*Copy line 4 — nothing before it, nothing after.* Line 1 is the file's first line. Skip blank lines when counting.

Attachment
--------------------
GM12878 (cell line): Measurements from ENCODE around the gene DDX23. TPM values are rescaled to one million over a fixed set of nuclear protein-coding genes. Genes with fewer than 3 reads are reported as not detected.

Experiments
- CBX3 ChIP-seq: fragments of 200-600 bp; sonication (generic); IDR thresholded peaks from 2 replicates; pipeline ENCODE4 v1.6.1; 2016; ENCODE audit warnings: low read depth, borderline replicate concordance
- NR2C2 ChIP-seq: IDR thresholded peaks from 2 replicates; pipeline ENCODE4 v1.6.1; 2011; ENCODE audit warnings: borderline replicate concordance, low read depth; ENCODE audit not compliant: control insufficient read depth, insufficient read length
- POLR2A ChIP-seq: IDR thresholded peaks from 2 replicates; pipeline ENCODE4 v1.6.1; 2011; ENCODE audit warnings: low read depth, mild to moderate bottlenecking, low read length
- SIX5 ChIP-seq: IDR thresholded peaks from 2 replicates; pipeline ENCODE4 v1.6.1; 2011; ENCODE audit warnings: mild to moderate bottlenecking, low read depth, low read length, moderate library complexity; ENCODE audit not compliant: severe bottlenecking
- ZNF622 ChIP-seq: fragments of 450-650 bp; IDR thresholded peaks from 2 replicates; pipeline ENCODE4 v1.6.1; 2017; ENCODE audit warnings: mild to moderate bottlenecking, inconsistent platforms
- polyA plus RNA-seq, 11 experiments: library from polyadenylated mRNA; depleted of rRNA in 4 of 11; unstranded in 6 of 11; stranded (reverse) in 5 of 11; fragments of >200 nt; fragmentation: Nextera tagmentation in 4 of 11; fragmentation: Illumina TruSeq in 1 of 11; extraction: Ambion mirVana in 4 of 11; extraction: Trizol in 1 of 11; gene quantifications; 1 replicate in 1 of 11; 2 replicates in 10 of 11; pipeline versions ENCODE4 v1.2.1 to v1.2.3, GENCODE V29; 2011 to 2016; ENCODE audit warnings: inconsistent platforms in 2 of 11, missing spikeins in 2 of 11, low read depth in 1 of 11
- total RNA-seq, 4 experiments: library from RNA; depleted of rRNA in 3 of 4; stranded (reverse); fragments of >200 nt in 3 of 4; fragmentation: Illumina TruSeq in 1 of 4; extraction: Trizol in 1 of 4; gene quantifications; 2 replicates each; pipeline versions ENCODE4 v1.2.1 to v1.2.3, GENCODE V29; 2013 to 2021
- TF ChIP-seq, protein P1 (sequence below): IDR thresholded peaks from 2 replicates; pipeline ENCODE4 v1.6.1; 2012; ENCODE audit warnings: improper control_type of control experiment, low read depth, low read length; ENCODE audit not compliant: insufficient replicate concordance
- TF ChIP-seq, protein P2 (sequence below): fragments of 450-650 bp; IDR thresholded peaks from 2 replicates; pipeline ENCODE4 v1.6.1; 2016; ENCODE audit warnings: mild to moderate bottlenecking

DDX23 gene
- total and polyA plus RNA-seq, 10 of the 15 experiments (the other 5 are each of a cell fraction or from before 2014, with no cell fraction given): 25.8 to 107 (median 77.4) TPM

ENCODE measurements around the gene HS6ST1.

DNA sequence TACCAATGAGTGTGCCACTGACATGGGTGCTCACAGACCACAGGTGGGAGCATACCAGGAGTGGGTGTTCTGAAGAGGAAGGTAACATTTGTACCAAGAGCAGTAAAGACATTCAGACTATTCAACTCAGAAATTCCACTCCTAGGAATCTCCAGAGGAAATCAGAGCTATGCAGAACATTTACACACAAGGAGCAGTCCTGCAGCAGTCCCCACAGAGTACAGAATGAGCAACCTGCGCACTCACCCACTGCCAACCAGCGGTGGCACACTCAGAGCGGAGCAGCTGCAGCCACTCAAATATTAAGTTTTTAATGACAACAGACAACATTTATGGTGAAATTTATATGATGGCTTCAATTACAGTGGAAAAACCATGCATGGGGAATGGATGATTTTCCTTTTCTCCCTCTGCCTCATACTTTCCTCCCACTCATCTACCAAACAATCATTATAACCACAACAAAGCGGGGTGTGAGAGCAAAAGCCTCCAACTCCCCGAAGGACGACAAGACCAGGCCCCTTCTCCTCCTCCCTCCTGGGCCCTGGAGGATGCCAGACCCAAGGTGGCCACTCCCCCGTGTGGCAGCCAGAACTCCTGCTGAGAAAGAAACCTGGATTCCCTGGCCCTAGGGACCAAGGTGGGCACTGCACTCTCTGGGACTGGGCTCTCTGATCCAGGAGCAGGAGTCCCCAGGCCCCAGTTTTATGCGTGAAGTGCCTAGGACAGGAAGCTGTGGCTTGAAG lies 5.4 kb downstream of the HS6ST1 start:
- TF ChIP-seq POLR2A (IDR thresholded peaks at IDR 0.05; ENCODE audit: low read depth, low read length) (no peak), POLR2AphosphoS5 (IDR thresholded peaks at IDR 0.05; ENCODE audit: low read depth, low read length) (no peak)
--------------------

- NR2C2 ChIP-seq: IDR thresholded peaks from 2 replicates; pipeline ENCODE4 v1.6.1; 2011; ENCODE audit warnings: borderline replicate concordance, low read depth; ENCODE audit not compliant: control insufficient read depth, insufficient read length